Author Hannah Langlie on her visit to Paris. (Photo courtesy of Hannah Langlie)
What do I pack? Where will I stay? Do I have to learn a foreign language?
These are just some of the questions that many students who study abroad are left to ponder when deciding to apply for this once-in-a-lifetime experience.
But what happens when you add questions like these:
Is the hotel accessible? How will I get support services in my host country? What happens to support services at home if I’m gone for an extended time? What happens if my wheelchair breaks down or I need to go to the doctor? Will I be allowed to fly alone? Will my host family accept me for who I am?
Nowruz dancers perform in a new year’s parade in Astana, Kazakhstan. (Photo via Flickr by Ken and Nyetta)
Growing up as an Iranian-American, Nowruz, the Iranian/Persian New Year, is one of the most important times of the year.
I’ve never visited Iran to experience the holiday, but my memories of it here are very vivid. Every year is a special time to spend with family and friends and eat extremely delicious food.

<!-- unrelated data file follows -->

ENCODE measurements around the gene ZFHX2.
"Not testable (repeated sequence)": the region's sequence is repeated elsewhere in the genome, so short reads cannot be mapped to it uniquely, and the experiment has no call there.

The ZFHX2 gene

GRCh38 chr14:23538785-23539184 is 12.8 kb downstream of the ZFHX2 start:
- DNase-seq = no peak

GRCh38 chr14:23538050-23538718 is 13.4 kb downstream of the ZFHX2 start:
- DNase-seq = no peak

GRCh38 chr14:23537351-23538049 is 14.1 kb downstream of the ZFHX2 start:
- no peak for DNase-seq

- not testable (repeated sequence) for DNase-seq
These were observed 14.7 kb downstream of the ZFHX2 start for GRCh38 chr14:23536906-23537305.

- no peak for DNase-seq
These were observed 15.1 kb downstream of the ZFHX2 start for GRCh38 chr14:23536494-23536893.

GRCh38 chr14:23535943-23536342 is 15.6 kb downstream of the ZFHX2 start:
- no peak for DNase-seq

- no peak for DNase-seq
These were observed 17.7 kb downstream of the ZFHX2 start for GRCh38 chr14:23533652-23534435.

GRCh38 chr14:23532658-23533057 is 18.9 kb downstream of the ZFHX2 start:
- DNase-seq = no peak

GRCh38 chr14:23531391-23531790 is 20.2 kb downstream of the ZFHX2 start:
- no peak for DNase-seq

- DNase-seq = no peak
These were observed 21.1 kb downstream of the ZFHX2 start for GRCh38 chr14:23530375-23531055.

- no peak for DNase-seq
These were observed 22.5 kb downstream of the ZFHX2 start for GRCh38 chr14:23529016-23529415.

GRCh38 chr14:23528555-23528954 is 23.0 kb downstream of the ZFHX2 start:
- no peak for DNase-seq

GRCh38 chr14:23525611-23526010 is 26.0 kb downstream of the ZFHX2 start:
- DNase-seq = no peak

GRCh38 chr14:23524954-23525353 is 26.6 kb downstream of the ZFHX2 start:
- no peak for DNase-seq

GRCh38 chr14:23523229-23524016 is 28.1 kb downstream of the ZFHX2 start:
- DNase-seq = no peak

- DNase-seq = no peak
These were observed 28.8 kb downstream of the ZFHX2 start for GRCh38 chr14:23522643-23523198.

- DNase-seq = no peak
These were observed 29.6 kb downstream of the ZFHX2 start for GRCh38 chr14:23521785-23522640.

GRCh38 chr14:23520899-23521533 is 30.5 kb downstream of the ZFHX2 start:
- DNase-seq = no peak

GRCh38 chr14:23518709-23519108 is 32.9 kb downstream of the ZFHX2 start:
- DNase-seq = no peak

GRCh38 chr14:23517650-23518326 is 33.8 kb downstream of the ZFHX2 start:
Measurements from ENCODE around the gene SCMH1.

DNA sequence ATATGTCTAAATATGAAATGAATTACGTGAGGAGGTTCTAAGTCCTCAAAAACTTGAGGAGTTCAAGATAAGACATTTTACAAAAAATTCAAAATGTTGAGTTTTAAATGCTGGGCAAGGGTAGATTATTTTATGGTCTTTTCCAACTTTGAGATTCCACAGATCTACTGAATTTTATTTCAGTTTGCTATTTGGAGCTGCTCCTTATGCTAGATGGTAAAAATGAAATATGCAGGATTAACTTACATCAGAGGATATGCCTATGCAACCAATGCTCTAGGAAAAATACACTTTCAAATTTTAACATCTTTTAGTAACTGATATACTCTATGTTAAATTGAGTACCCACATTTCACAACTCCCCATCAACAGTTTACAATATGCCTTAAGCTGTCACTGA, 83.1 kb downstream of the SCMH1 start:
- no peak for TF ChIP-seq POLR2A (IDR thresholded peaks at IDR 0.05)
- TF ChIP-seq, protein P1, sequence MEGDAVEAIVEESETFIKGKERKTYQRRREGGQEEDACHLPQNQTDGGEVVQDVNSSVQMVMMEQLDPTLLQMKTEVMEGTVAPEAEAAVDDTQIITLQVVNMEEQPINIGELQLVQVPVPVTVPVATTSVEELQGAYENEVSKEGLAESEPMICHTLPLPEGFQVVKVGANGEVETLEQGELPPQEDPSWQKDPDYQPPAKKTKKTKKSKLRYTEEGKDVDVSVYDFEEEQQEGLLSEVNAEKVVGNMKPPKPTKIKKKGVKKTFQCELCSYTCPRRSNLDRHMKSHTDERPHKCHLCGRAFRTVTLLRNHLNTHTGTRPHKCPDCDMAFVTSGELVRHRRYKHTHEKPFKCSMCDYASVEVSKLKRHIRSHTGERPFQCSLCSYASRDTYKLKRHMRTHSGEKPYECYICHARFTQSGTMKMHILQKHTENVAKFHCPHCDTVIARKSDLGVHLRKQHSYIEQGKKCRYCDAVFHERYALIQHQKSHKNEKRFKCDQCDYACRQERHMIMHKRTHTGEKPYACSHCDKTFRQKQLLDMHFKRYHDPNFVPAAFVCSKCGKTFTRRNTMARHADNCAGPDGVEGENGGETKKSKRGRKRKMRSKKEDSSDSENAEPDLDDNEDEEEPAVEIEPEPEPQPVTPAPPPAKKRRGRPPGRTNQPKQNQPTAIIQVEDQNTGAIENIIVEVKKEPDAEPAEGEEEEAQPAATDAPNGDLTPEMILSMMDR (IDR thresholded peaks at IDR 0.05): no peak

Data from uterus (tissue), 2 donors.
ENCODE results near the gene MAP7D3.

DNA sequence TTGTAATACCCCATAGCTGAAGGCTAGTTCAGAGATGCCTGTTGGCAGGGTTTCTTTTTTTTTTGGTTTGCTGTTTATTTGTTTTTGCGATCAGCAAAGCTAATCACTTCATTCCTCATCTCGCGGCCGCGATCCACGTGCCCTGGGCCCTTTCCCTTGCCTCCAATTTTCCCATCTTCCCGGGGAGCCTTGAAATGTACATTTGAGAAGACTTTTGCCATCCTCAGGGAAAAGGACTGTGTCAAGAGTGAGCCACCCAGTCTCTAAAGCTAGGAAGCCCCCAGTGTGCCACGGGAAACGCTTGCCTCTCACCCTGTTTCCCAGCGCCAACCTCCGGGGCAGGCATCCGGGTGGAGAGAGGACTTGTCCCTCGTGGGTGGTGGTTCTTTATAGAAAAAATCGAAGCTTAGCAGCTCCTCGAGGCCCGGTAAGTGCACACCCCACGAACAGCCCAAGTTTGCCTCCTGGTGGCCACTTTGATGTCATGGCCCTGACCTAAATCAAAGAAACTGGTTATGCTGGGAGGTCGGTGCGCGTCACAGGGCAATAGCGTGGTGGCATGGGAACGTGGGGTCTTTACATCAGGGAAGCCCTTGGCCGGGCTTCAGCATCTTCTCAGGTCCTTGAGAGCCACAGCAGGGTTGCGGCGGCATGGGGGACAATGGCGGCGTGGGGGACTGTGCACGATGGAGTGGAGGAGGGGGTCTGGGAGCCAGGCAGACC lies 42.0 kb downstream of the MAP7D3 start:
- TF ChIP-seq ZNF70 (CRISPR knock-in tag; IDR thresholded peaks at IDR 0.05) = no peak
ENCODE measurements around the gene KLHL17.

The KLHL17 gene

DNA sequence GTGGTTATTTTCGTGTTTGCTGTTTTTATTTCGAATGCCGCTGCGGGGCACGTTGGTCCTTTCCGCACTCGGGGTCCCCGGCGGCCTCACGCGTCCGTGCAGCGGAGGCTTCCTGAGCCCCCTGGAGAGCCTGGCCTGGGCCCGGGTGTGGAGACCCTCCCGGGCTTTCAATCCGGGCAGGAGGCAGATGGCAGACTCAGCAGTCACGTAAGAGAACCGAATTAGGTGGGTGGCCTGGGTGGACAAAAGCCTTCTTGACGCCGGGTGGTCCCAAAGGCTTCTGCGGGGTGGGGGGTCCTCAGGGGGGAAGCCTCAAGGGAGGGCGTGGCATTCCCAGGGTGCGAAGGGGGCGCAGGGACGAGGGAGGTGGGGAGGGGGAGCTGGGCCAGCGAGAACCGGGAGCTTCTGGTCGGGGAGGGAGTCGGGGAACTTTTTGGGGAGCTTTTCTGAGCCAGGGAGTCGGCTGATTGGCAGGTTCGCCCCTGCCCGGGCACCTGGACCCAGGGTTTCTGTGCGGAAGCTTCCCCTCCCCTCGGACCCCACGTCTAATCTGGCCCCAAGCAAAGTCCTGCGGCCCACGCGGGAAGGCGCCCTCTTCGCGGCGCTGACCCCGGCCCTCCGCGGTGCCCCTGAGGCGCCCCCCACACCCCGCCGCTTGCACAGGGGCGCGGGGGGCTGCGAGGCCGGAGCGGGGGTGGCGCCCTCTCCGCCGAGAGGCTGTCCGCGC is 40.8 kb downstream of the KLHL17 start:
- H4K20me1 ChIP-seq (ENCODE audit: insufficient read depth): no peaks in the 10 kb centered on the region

Coinciding with the Spring Equinox, this year the date falls on March 20th at 9:57am on the west coast and marks the first day of the Iranian calendar.
International content creator, Dacia Sáenz, knows the power of a well-made film.
Last Friday, local and international artists from the De Cajón Project took over the Langston Hughes Performing Arts Institute with performances celebrating the fusion of African soul and Latin spirit.
A conversation with Egyptian youth in Seattle about Egypt’s politics and future.